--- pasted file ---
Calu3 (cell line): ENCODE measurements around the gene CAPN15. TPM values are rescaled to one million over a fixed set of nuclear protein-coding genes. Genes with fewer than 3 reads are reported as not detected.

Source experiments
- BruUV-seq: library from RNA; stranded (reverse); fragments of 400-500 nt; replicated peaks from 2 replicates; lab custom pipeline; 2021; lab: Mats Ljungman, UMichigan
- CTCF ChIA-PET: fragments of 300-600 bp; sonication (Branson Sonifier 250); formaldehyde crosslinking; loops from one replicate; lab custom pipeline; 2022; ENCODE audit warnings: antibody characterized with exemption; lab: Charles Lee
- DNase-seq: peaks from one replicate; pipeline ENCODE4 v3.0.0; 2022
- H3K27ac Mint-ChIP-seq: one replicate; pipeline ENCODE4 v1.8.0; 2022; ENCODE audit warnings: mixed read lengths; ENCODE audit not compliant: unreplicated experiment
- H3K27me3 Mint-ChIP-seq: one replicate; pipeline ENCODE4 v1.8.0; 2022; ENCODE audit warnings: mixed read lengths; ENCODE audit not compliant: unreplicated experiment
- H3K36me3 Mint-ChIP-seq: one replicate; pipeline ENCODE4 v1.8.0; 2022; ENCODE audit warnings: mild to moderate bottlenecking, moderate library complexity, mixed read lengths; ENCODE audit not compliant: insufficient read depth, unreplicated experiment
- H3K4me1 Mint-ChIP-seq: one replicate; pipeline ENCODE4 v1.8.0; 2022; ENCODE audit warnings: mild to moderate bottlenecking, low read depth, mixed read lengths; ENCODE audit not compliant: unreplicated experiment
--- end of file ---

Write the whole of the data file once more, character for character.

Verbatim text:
Calu3 (cell line): ENCODE measurements around the gene CAPN15. TPM values are rescaled to one million over a fixed set of nuclear protein-coding genes. Genes with fewer than 3 reads are reported as not detected.

Source experiments
- BruUV-seq: library from RNA; stranded (reverse); fragments of 400-500 nt; replicated peaks from 2 replicates; lab custom pipeline; 2021; lab: Mats Ljungman, UMichigan
- CTCF ChIA-PET: fragments of 300-600 bp; sonication (Branson Sonifier 250); formaldehyde crosslinking; loops from one replicate; lab custom pipeline; 2022; ENCODE audit warnings: antibody characterized with exemption; lab: Charles Lee
- DNase-seq: peaks from one replicate; pipeline ENCODE4 v3.0.0; 2022
- H3K27ac Mint-ChIP-seq: one replicate; pipeline ENCODE4 v1.8.0; 2022; ENCODE audit warnings: mixed read lengths; ENCODE audit not compliant: unreplicated experiment
- H3K27me3 Mint-ChIP-seq: one replicate; pipeline ENCODE4 v1.8.0; 2022; ENCODE audit warnings: mixed read lengths; ENCODE audit not compliant: unreplicated experiment
- H3K36me3 Mint-ChIP-seq: one replicate; pipeline ENCODE4 v1.8.0; 2022; ENCODE audit warnings: mild to moderate bottlenecking, moderate library complexity, mixed read lengths; ENCODE audit not compliant: insufficient read depth, unreplicated experiment
- H3K4me1 Mint-ChIP-seq: one replicate; pipeline ENCODE4 v1.8.0; 2022; ENCODE audit warnings: mild to moderate bottlenecking, low read depth, mixed read lengths; ENCODE audit not compliant: unreplicated experiment